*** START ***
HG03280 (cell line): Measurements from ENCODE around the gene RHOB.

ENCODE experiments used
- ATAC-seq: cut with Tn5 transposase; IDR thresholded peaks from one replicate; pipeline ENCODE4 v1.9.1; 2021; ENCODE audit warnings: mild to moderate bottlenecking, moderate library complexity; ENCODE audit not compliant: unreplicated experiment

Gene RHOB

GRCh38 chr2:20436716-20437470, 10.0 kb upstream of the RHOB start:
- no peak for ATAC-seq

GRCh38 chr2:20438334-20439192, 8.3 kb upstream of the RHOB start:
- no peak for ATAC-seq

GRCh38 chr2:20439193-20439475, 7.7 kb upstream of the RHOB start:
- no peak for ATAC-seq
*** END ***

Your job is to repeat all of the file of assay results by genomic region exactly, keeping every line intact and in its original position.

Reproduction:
HG03280 (cell line): Measurements from ENCODE around the gene RHOB.

ENCODE experiments used
- ATAC-seq: cut with Tn5 transposase; IDR thresholded peaks from one replicate; pipeline ENCODE4 v1.9.1; 2021; ENCODE audit warnings: mild to moderate bottlenecking, moderate library complexity; ENCODE audit not compliant: unreplicated experiment

Gene RHOB

GRCh38 chr2:20436716-20437470, 10.0 kb upstream of the RHOB start:
- no peak for ATAC-seq

GRCh38 chr2:20438334-20439192, 8.3 kb upstream of the RHOB start:
- no peak for ATAC-seq

GRCh38 chr2:20439193-20439475, 7.7 kb upstream of the RHOB start:
- no peak for ATAC-seq